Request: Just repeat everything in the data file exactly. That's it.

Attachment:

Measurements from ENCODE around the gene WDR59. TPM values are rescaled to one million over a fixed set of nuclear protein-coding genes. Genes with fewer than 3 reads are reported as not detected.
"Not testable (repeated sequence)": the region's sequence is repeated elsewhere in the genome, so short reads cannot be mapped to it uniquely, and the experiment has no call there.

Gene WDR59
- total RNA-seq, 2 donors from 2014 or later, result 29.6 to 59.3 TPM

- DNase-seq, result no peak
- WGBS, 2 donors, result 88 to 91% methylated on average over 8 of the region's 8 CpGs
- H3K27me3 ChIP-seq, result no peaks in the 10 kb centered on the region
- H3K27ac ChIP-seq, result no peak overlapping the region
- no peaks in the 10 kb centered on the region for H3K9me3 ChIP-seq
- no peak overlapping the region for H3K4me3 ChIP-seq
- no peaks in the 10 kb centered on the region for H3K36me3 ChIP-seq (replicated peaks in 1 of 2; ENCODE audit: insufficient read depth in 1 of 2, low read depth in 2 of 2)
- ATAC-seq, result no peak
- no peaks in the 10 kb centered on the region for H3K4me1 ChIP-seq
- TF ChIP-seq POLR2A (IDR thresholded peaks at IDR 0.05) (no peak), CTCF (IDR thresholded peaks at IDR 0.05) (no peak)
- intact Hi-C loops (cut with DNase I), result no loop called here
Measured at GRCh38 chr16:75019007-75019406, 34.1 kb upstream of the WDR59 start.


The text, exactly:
Measurements from ENCODE around the gene WDR59. TPM values are rescaled to one million over a fixed set of nuclear protein-coding genes. Genes with fewer than 3 reads are reported as not detected.
"Not testable (repeated sequence)": the region's sequence is repeated elsewhere in the genome, so short reads cannot be mapped to it uniquely, and the experiment has no call there.

Gene WDR59
- total RNA-seq, 2 donors from 2014 or later, result 29.6 to 59.3 TPM

- DNase-seq, result no peak
- WGBS, 2 donors, result 88 to 91% methylated on average over 8 of the region's 8 CpGs
- H3K27me3 ChIP-seq, result no peaks in the 10 kb centered on the region
- H3K27ac ChIP-seq, result no peak overlapping the region
- no peaks in the 10 kb centered on the region for H3K9me3 ChIP-seq
- no peak overlapping the region for H3K4me3 ChIP-seq
- no peaks in the 10 kb centered on the region for H3K36me3 ChIP-seq (replicated peaks in 1 of 2; ENCODE audit: insufficient read depth in 1 of 2, low read depth in 2 of 2)
- ATAC-seq, result no peak
- no peaks in the 10 kb centered on the region for H3K4me1 ChIP-seq
- TF ChIP-seq POLR2A (IDR thresholded peaks at IDR 0.05) (no peak), CTCF (IDR thresholded peaks at IDR 0.05) (no peak)
- intact Hi-C loops (cut with DNase I), result no loop called here
Measured at GRCh38 chr16:75019007-75019406, 34.1 kb upstream of the WDR59 start.